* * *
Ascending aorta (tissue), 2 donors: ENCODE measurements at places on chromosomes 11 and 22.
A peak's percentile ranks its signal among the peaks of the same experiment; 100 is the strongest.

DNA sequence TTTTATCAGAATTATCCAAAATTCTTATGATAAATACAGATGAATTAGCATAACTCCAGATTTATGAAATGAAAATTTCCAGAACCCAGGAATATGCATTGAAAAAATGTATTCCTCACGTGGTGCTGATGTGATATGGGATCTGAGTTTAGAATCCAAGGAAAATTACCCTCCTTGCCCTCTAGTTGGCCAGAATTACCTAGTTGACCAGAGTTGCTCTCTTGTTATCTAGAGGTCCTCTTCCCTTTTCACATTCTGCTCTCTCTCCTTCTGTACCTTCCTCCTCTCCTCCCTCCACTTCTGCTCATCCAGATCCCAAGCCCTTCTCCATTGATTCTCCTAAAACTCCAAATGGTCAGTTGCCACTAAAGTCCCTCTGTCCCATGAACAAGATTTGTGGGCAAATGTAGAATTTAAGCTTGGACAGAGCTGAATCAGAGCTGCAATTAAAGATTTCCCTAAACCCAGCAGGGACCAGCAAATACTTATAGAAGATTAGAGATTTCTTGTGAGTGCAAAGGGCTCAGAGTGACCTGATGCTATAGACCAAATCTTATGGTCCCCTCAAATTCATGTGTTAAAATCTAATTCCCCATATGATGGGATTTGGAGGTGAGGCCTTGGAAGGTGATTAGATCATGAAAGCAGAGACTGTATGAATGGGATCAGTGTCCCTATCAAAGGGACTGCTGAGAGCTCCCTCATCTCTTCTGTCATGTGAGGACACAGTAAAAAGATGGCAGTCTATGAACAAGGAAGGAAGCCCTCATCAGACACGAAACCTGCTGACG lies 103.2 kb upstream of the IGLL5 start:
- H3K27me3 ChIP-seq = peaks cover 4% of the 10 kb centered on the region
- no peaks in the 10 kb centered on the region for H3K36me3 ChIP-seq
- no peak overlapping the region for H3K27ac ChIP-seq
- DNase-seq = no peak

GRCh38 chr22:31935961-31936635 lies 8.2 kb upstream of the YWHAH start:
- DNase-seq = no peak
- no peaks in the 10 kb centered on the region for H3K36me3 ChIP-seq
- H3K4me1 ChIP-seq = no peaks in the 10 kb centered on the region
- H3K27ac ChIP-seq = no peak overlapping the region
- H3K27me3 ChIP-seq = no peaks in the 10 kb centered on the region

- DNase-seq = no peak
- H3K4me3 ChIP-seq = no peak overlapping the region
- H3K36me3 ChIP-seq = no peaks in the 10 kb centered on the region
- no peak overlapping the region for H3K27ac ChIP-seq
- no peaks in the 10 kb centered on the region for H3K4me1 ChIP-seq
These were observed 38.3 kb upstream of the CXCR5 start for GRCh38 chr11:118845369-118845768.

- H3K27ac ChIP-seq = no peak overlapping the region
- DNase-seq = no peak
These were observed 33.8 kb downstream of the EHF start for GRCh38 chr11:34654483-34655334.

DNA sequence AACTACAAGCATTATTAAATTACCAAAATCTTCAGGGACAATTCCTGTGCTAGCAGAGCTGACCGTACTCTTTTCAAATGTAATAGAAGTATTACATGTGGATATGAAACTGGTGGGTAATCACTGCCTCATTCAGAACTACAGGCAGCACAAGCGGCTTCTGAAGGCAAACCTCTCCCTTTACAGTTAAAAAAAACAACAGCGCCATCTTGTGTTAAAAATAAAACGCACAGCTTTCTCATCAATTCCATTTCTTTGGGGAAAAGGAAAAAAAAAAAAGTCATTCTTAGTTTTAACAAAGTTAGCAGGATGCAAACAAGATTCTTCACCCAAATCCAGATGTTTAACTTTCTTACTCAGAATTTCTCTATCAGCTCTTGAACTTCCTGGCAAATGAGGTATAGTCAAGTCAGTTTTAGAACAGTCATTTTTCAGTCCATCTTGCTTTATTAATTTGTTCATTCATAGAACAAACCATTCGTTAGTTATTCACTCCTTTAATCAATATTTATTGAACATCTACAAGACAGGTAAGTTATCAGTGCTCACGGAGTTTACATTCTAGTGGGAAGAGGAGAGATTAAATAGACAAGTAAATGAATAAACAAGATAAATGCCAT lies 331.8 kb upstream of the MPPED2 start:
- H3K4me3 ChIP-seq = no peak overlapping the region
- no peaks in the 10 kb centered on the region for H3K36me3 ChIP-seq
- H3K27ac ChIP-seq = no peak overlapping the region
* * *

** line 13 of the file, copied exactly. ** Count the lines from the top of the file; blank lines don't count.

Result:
- H3K27me3 ChIP-seq = no peaks in the 10 kb centered on the region